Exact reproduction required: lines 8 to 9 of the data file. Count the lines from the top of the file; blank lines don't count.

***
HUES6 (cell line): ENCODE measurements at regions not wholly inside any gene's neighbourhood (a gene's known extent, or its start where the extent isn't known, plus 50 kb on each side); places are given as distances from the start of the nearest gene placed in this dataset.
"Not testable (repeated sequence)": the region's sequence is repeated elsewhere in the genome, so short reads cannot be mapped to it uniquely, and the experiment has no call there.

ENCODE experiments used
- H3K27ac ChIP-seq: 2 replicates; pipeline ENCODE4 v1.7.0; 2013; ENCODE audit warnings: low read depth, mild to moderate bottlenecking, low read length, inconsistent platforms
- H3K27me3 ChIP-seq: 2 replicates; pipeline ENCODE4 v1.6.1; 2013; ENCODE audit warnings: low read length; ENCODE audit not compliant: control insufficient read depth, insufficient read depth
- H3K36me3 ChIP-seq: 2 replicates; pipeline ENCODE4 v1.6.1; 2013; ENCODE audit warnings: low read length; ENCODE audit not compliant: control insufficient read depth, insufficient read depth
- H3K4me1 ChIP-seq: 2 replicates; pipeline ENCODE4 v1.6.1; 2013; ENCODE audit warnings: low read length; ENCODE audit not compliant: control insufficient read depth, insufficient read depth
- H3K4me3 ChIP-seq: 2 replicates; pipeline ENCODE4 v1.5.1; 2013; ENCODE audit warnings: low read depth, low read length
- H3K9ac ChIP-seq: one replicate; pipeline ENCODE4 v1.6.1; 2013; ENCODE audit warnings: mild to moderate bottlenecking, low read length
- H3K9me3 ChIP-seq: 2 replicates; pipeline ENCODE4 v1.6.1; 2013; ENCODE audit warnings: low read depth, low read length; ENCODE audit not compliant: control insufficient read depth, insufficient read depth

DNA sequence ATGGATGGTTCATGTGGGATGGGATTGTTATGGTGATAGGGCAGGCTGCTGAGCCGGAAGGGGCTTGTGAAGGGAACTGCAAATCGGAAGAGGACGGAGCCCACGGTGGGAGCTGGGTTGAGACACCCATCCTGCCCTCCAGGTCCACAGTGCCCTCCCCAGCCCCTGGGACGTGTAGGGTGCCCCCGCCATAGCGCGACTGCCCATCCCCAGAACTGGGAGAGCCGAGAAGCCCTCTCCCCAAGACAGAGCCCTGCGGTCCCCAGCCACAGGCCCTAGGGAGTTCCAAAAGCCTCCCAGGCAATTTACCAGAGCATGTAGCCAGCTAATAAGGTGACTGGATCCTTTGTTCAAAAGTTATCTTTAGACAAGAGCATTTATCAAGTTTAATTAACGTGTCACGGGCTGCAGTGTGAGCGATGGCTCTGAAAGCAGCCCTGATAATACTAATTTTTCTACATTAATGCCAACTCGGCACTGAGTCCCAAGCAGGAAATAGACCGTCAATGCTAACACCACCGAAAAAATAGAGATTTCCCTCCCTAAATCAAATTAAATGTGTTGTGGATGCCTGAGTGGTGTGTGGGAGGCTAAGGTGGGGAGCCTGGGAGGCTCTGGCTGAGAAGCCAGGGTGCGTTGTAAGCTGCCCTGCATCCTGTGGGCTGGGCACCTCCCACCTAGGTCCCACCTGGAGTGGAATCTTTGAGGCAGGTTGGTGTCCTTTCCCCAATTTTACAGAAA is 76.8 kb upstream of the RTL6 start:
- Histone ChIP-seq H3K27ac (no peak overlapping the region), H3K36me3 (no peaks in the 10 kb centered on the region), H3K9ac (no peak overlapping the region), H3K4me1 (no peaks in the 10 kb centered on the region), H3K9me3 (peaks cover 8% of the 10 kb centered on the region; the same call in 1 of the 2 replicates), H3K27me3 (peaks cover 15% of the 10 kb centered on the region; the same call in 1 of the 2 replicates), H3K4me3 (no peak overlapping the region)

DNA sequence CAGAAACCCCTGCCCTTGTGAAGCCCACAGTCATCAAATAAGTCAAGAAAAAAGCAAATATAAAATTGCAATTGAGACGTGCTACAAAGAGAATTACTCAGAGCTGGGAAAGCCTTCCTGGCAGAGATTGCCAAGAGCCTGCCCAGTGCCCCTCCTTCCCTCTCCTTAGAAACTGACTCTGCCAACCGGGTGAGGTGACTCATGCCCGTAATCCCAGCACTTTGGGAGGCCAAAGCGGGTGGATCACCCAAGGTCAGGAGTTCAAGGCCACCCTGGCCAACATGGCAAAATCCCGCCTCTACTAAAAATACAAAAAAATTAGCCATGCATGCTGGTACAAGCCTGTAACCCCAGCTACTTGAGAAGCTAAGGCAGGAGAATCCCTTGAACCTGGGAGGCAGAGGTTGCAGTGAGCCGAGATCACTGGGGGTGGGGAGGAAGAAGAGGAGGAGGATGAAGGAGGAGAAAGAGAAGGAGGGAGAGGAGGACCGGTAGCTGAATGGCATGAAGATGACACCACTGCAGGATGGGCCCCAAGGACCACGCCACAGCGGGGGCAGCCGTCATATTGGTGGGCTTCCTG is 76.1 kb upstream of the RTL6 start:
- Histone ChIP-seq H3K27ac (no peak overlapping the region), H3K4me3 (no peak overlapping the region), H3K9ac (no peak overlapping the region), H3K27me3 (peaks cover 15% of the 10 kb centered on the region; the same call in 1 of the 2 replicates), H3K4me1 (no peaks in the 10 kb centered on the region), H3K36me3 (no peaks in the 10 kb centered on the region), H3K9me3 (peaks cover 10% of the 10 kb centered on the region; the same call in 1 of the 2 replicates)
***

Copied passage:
- H3K4me3 ChIP-seq: 2 replicates; pipeline ENCODE4 v1.5.1; 2013; ENCODE audit warnings: low read depth, low read length
- H3K9ac ChIP-seq: one replicate; pipeline ENCODE4 v1.6.1; 2013; ENCODE audit warnings: mild to moderate bottlenecking, low read length